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The National Planning Policy Framework provides the framework for producing local plans for housing and other developments, which in turn provide the background against which applications for planning permission are decided. This only applies in England.

The July 2018 National Planning Policy Framework (NPPF) provides guidance on achieving well designed places and includes a section that states that developments should be ‘visually attractive’:

127. Planning policies and decisions should ensure that developments:


b) are visually attractive as a result of good architecture, layout and appropriate and effective landscaping.[1]

For more information on the NPPF see the Library briefing paper on ‘What next for planning in England? The National Planning Policy Framework’.

A number of reports and articles have suggested that aspects of developments which some may consider to constitute ‘beauty’, including quality of design, access to green space, and aesthetic elements, can have social and economic benefits (see section 4 on further reading for details).

On 19 October 2018, in response to a Parliamentary question from John Hayes MP on beauty in the built environment, the Minister for Housing, Communities, and Local Government Kit Malthouse MP said the Government were promoting “design quality and beauty”:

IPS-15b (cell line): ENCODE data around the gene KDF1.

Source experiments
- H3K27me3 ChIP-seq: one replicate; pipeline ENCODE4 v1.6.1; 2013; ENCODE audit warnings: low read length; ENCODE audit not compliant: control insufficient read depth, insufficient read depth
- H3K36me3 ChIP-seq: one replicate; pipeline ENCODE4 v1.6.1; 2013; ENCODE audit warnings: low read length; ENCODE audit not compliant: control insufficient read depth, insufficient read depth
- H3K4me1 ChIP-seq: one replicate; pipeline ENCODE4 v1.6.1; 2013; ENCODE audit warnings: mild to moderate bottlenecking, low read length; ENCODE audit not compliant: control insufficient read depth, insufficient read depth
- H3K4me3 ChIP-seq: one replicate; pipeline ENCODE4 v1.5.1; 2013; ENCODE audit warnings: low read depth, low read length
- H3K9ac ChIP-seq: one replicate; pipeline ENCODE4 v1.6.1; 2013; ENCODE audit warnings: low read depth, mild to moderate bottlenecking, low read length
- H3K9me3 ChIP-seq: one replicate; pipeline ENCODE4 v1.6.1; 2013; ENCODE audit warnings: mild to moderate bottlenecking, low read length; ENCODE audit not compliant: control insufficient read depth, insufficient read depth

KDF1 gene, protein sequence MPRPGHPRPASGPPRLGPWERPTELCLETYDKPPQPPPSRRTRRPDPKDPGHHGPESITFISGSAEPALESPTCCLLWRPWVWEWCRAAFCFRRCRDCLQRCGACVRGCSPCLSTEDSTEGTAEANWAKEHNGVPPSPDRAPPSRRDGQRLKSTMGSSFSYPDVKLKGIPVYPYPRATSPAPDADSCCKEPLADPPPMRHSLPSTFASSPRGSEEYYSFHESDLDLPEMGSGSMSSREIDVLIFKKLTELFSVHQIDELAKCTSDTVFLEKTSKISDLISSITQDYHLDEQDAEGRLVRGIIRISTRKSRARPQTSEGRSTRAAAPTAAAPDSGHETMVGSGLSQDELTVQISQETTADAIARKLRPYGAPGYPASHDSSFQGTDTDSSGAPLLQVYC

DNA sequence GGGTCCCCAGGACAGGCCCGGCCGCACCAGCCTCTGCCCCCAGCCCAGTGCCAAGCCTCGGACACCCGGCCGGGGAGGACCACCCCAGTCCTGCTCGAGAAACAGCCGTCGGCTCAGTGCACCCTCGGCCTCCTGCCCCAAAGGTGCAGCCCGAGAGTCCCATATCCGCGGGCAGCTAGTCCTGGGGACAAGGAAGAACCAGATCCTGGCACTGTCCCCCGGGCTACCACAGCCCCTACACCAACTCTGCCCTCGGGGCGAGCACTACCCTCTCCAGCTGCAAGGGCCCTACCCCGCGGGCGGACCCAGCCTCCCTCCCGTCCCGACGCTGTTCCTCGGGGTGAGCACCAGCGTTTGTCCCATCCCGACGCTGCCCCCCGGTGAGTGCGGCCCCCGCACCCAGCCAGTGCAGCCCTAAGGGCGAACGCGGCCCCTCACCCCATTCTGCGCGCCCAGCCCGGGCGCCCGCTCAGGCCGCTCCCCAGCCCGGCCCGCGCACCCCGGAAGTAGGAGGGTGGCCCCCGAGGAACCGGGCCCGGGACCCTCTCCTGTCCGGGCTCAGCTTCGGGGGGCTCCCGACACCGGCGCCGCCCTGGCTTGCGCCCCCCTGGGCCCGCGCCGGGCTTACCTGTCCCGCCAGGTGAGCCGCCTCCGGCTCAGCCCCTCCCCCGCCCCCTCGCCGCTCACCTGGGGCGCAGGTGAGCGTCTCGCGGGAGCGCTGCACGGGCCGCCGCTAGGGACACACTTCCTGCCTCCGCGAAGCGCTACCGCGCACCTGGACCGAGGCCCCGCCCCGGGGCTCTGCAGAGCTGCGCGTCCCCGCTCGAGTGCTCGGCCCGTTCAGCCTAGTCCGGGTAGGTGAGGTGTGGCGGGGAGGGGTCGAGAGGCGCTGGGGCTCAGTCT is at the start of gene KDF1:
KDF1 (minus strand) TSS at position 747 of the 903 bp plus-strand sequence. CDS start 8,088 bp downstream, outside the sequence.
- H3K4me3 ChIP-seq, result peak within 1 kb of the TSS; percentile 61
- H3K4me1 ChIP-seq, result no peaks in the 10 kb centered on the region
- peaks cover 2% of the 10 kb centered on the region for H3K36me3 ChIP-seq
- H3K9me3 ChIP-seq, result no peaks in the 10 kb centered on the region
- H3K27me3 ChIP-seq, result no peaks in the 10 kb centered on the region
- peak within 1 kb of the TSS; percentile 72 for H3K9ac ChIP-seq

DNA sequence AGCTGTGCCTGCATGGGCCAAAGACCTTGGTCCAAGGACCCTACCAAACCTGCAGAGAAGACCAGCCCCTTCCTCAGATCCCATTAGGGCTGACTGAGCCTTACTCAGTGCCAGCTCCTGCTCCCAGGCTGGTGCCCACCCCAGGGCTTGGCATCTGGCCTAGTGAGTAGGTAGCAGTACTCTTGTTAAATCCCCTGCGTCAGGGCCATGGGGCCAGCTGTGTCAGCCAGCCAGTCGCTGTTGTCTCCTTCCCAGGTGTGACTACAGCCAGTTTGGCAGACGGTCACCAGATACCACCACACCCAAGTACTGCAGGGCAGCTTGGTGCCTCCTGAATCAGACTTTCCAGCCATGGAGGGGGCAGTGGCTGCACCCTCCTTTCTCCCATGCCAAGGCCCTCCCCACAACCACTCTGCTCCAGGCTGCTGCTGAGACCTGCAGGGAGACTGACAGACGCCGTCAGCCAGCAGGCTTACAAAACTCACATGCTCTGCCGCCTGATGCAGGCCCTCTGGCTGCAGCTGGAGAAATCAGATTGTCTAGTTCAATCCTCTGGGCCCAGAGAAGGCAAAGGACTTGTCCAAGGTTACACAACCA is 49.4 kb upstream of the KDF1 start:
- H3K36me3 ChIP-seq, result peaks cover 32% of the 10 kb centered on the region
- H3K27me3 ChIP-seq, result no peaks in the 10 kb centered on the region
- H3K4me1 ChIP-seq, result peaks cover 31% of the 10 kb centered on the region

The Government recognises the importance to communities of design quality in the built environment for new development. A design team and an architectural adviser to Government have been established, in order to promote design quality and beauty across policy and programmes.

Design quality is an integral part of the recently revised National Planning Policy Framework, which states that development should be “visually attractive as a result of good architecture, layout and appropriate and effective landscaping”. The importance of beauty is also highlighted in Government programmes, including the Garden Cities, Towns and Villages programme.

The Government is taking a proactive approach to sharing evidence of beauty in the built environment, and my department hosted the Government’s first design quality conference in April this year. New planning guidance will emphasise the importance of community engagement in plan making and design of projects, and the need to focus on qualities such as the appearance of new development, that appeal to residents and neighbours.[2]

There have been calls for beauty in the built environment to be expanded in the UK’s policy. For example, in 2015, the policy think tank ResPublica published a report which argued that “everyday” beauty was “evaded” in the UK’s national policy framework and suggested introducing a “Community Right to Beauty.”[3]

The report suggested amendments to the Localism Act 2011 to transfer the proposed ‘Right to Beauty’ into law. ResPublica made a number of suggestions to enhance ‘beauty’ including making ‘beauty’ a material planning consideration, creating designations for Areas of Outstanding Urban Beauty, and increasing community powers for influence over local developments.

[1] National Planning Policy Framework, July 2018, p.38

[2] PQ 178233, Building regulations, 11 October 2018

[3] ResPublica, A Community Right to Beauty: Giving communities the power to shape, enhance and create beautiful places, developments and spaces, July 2015

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